Brand as a personal image enhancer. You are
what you buy.
The Brand as Justifier
At the core of affluent marketing is “Justification”.
Justification such as pleasure, safety and self-fulfillment are the underlying motivation of affluent purchasing. These justifiers
are used as rational excuses to give ones-self permission to buy. The overriding justifier behind all-discretionary spending
is to improve the quality of life. The affluent consumer wants a better, more satisfying, fulfilling life and they buy things
to fulfill that need. Branding is the driving point, as this group believes that traditional indicators of luxury are most
important. To our target consumer, products must be sold through a trusted name, be made well and be prestigious
as well as exclusive.
So what is the new luxury? It’s still about
lifestyle. But it is not about owning, it’s more about living. If stress and anxiety
are the by products of the modern world, then nothing is more coveted than relaxation and contentment.So what does this mean for us, in the luxury kitchen market? First we have to understand that
our consumer has evolved. What he wants out of the purchase has changed. We have gone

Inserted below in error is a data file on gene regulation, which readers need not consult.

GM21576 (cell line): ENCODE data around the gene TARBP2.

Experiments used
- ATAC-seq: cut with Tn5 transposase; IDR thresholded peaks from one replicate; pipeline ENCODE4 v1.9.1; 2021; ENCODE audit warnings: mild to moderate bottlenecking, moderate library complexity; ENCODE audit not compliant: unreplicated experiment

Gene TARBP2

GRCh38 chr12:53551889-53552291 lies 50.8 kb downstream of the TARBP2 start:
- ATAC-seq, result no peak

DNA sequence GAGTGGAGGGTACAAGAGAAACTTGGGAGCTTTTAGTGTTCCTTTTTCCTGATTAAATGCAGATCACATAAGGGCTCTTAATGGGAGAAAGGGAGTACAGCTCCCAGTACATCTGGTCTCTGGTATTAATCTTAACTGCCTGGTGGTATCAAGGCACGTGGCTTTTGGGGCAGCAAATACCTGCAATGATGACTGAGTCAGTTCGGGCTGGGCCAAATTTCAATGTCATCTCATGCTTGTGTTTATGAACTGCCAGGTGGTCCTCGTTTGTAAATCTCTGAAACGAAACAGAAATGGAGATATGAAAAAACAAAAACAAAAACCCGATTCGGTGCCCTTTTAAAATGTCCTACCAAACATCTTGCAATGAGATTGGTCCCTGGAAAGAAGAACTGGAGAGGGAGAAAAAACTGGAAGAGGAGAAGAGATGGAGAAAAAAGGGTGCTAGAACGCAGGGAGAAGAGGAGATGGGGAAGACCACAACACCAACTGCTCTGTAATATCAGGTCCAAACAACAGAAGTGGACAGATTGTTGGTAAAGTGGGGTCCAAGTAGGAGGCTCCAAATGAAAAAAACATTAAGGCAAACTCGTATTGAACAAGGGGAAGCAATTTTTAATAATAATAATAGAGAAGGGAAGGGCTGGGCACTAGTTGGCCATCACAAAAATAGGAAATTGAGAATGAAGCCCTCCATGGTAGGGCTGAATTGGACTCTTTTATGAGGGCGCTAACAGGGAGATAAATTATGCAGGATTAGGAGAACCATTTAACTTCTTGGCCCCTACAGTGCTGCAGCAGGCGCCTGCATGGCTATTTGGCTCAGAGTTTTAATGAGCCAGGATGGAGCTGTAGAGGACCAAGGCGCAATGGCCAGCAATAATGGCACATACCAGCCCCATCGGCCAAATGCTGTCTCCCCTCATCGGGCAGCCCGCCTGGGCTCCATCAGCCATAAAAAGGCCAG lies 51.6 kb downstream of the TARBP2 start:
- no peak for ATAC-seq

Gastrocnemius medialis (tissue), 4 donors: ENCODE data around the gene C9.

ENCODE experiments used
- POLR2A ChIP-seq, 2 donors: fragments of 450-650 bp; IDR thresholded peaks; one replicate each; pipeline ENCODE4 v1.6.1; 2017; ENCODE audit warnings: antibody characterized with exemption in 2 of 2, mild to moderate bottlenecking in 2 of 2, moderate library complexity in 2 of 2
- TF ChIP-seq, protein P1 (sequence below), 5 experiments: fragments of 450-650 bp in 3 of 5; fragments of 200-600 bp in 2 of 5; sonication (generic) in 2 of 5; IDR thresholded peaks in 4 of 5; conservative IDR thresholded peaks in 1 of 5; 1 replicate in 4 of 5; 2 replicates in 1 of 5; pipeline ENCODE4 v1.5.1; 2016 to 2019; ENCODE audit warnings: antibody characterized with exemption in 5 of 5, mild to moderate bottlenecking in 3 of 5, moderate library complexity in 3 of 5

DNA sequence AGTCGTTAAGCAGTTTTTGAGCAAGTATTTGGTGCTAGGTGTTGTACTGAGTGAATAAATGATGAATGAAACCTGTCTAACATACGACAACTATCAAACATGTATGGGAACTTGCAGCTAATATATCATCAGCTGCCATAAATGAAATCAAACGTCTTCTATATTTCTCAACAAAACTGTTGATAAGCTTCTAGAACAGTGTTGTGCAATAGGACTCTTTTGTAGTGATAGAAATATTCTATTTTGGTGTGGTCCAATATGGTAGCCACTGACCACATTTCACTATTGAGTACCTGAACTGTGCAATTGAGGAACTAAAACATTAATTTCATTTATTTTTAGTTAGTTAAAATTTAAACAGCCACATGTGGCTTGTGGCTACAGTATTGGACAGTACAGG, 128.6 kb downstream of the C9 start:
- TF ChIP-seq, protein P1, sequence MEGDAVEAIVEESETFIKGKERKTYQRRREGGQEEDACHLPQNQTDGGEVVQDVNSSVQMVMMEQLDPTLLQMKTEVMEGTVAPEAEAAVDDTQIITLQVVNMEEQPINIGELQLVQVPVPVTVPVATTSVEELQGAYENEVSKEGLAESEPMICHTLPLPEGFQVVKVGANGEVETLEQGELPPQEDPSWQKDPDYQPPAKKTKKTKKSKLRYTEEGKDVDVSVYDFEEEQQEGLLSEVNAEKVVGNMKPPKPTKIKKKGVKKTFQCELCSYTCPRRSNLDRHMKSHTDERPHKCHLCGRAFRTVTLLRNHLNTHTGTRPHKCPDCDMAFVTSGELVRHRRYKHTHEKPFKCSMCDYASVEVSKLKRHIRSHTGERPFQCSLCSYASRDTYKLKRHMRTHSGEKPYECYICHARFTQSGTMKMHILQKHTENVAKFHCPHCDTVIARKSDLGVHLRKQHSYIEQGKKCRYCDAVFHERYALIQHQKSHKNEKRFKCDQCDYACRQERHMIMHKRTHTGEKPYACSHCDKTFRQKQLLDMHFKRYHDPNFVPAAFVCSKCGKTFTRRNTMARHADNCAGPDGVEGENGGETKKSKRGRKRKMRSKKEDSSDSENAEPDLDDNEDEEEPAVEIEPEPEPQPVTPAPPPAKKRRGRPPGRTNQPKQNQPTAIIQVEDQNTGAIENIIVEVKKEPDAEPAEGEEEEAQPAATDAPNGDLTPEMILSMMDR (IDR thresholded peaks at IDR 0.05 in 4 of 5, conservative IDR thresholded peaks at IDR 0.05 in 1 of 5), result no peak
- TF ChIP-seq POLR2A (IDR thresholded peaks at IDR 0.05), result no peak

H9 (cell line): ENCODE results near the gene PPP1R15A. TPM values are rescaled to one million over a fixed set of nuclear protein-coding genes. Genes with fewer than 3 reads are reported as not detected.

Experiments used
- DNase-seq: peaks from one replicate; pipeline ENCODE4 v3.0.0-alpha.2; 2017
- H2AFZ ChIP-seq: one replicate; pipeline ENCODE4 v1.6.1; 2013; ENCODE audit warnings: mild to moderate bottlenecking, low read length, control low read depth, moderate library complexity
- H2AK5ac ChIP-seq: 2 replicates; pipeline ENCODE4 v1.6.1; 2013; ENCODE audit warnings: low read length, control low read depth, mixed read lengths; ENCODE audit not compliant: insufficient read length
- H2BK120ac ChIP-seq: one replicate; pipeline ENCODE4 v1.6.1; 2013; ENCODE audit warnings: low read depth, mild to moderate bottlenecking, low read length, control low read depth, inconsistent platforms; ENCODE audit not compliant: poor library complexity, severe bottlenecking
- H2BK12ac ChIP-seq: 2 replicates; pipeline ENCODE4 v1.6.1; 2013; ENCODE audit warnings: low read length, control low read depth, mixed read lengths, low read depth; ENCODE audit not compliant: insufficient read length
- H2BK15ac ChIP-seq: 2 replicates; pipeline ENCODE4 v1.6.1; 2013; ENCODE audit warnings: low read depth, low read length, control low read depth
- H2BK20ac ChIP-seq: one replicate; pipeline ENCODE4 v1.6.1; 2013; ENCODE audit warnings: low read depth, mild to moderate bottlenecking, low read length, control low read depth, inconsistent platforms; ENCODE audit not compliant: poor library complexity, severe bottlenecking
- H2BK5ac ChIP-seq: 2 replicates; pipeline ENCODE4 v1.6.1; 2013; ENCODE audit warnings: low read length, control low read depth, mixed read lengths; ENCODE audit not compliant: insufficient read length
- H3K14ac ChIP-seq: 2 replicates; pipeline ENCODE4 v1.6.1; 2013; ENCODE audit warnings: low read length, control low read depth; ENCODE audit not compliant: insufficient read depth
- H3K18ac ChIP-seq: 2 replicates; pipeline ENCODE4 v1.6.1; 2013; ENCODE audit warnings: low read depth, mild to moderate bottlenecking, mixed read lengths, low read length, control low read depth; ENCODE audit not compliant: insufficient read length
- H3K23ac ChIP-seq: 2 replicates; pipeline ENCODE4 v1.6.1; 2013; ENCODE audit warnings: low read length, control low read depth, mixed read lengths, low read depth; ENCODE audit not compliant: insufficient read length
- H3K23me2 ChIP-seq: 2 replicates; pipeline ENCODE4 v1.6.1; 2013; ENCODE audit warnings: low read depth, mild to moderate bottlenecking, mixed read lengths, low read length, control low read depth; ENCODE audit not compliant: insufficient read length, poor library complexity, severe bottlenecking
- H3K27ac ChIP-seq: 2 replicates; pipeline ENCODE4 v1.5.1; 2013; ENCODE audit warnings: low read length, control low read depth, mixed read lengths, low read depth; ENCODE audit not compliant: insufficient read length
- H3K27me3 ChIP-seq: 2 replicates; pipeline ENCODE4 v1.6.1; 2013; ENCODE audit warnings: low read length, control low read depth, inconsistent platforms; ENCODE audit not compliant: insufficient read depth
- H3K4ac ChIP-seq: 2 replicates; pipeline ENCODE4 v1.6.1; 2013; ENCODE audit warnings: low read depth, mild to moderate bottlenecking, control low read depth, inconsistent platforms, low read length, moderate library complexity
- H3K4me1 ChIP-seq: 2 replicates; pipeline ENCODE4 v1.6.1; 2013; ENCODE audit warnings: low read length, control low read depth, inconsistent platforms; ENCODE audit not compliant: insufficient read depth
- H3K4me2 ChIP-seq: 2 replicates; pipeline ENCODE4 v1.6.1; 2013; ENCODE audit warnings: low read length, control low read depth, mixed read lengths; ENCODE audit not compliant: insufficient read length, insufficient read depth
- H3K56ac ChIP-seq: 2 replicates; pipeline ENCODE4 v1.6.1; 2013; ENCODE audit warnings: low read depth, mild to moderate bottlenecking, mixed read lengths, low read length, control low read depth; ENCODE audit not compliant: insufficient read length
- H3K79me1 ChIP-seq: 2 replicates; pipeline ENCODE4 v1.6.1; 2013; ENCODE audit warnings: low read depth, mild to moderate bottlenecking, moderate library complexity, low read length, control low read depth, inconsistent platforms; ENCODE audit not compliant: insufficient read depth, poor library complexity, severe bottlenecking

from “keeping up with the Jones” to “does this purchase make me feel good”. Today’s luxury consumer offers no
apology for their desires; they’re entitled to it. They have earned it. They work
hard for it. They deserve it, and they have nothing to be ashamed of. So what is the luxury consumer looking for? They
are looking for something that is uniquely them, something that no one else has or can have. They believe
that luxury is something that isn’t too available or too accessible. It isn’t too common or
to widespread. If the hallmarks of luxury in the past were loud and excessive, then today it is subtle and refined.
Luxury can be found in the details. Luxury has gone from “ubiquity” to “exclusivity”, from something very public to something
very private. What others may think doesn’t matter as much as “What do I think”. When we talk about luxury, it’s important
to talk about the intangible aspects of luxury. We must address happiness and comfort, taste and beauty,
exclusivity and uniqueness. The purchase must be viewed as a reward for hard work, a symbol of accomplishment. In closing, luxury has become a private
matter and it is open to individual interpretation. It’s not found, flaunted, or touted everywhere;
it’s not aimed at the masses. It’s about the pleasure of owning an original. It’s
about exclusivity. And ultimately, it’s about self-expression.